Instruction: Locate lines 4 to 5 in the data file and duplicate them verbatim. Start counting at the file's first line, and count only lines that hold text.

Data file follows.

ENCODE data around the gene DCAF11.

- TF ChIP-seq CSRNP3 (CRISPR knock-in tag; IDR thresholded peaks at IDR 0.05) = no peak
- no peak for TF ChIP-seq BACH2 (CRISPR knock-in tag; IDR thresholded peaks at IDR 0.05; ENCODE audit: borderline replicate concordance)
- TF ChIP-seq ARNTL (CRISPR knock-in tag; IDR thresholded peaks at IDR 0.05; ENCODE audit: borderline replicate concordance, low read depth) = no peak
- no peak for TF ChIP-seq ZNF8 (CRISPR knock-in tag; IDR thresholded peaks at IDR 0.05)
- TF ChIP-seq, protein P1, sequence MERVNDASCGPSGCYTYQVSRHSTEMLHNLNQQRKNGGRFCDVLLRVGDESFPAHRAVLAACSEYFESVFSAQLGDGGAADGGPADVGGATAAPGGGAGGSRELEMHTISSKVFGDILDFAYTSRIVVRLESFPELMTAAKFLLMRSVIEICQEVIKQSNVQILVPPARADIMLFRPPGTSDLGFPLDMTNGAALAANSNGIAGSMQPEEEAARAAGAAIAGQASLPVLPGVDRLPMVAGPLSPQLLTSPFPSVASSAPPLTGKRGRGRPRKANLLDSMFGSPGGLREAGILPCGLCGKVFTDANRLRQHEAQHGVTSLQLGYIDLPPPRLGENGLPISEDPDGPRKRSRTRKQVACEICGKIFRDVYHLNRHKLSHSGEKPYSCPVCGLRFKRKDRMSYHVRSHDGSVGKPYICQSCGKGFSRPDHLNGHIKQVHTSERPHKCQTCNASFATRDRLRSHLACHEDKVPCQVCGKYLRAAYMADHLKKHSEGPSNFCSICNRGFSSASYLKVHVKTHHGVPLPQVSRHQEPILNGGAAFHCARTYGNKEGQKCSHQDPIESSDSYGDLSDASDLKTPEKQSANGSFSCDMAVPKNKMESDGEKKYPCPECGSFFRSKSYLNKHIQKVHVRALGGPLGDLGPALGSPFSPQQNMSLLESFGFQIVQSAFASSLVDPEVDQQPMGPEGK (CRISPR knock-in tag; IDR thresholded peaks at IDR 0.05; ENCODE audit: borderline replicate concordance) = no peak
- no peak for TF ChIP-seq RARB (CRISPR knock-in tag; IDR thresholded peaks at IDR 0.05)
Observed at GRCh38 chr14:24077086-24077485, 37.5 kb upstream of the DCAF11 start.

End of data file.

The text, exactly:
- TF ChIP-seq ARNTL (CRISPR knock-in tag; IDR thresholded peaks at IDR 0.05; ENCODE audit: borderline replicate concordance, low read depth) = no peak
- no peak for TF ChIP-seq ZNF8 (CRISPR knock-in tag; IDR thresholded peaks at IDR 0.05)